Unexpected Gratitude

Karen Wills
Gratitude comes in various ways. I’ve long made it a late night ritual to give thanks for whatever good things the day, even a difficult one, has brought. That usually involves searching thoughtfully through the day’s experiences and contacts.
But sometimes gratitude sneaks up and seizes my heart with astounding force. It can come from nature – as when I saw my first moonbow (like a rainbow only of moonlight) in the dark winter sky above the Bering Strait in Alaska. I was trudging and climbing over snowdrifts on the way to teach school that morning when another teacher pointed the white arc out to me. I felt touched, privileged, and grateful.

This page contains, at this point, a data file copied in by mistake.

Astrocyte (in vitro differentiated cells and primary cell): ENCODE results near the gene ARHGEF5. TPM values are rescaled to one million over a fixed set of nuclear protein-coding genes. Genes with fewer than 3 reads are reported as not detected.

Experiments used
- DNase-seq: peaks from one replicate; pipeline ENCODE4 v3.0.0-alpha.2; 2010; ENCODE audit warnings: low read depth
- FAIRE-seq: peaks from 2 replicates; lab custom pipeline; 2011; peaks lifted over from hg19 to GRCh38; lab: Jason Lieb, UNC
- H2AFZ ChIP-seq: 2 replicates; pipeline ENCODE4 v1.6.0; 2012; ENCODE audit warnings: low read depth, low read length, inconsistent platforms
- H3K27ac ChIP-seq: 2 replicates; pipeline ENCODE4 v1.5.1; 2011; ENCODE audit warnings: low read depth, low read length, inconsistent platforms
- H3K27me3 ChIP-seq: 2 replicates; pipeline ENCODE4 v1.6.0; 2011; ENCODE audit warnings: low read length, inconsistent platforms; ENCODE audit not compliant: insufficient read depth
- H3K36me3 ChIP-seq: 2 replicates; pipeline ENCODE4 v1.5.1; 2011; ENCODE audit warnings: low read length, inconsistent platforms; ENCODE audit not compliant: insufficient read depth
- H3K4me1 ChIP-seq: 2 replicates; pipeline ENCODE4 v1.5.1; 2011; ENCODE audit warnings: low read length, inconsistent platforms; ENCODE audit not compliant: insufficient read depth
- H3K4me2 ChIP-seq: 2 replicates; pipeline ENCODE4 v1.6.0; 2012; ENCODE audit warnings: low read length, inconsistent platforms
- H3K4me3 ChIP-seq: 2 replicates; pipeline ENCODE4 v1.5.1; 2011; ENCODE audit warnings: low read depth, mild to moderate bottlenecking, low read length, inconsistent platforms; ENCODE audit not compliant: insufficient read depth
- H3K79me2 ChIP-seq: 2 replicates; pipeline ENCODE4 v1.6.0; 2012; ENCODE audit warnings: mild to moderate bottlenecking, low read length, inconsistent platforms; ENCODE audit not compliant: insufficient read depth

Recently, I’ve seen artists’creations that stunned me in the same way. The National Gallery of Art Museum in Washington, D.C. is a true treasure. Two works exhibited there triggered my gratitude reflex during my visit. One was The Little Dancer, a sculpture by Degas. His depiction of a fourteen year old street girl hoping to dance with the Paris Opera Ballet captures determination, vulnerability, and hop so perfectly that I felt tearful as a gazed up at her.
Later that day I revisited my favorite Rembrandt portrait, An Old Lady with a Book. Her intelligent, reflective face actually did bring tears the first time she caught me unaware.
Every place, every age of human life, holds reasons for gratitude. I live in readiness for the next moment when I will be swept up by a moment that raises me into that happy, helpless state of feeling thankful.

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